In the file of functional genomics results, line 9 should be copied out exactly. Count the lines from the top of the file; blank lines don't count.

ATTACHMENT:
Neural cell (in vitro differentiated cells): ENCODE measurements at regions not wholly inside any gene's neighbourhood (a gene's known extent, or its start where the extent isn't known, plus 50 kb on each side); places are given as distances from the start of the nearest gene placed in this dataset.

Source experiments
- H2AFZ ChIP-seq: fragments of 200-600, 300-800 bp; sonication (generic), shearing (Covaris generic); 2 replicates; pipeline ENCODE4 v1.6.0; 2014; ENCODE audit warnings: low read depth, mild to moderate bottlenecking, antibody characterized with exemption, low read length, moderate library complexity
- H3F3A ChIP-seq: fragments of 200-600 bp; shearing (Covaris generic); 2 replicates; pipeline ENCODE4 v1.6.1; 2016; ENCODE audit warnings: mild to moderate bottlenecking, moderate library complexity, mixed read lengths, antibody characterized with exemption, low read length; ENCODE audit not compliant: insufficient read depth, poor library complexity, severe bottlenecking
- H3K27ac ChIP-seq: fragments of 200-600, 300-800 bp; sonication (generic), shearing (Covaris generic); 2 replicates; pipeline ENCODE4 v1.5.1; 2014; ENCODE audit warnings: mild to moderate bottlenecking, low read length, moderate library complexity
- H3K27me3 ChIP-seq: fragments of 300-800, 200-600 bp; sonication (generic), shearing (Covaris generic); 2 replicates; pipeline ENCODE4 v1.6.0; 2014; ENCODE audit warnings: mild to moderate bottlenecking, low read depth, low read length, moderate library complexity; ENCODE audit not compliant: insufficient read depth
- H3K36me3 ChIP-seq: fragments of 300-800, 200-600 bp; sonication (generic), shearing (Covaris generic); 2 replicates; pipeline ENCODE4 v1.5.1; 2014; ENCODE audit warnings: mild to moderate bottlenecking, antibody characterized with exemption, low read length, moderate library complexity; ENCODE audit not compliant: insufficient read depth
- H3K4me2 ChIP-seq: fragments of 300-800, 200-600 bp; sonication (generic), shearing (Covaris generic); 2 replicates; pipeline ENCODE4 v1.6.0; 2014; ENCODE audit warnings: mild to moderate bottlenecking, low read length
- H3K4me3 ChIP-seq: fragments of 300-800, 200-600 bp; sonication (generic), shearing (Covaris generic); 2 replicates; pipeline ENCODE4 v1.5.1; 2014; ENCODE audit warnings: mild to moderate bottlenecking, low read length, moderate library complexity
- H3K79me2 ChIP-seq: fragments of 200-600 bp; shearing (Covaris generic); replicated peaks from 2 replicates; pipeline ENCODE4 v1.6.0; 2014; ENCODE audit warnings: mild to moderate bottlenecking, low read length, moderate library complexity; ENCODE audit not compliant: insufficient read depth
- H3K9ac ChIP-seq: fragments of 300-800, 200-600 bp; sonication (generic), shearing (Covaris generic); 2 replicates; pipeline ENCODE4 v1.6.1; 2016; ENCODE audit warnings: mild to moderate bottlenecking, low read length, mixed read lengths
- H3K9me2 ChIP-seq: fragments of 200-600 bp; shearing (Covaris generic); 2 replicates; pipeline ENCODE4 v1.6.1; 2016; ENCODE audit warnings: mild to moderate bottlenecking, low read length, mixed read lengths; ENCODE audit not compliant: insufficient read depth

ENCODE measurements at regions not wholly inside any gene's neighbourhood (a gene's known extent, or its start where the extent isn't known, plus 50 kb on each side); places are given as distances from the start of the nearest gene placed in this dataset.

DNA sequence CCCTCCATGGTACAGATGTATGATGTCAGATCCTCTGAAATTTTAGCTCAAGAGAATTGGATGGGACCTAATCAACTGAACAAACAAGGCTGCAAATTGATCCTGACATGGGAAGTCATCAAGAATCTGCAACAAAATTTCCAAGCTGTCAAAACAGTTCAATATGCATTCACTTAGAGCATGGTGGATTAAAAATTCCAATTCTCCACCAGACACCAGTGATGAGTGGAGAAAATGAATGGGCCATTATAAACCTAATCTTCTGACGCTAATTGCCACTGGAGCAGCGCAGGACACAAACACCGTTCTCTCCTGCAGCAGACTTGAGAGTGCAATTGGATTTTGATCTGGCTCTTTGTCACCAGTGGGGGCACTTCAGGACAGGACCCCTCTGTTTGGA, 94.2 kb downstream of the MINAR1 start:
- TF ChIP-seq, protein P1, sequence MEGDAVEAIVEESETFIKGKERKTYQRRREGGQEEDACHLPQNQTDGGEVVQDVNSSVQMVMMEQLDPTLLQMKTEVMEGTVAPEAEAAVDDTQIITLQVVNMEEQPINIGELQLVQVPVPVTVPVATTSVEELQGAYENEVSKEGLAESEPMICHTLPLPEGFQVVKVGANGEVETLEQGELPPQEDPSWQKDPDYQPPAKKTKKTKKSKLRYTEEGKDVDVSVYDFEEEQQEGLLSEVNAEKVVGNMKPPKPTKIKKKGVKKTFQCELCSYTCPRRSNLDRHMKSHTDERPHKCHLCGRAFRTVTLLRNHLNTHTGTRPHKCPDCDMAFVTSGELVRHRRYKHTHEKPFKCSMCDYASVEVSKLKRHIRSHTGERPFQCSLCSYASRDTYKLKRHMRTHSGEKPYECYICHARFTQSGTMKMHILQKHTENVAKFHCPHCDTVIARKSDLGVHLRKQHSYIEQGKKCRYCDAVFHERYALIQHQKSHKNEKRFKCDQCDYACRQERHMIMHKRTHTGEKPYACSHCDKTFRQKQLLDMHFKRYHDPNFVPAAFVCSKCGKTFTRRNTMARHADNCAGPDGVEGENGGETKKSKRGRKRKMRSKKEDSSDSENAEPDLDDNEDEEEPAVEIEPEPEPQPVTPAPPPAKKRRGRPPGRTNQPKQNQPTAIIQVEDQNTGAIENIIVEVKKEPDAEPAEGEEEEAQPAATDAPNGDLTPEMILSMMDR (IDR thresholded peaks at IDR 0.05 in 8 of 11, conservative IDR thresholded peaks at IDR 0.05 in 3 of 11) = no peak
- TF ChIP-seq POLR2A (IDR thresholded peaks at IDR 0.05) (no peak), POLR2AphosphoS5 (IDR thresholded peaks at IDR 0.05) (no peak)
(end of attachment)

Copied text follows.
- H3K4me3 ChIP-seq: fragments of 300-800, 200-600 bp; sonication (generic), shearing (Covaris generic); 2 replicates; pipeline ENCODE4 v1.5.1; 2014; ENCODE audit warnings: mild to moderate bottlenecking, low read length, moderate library complexity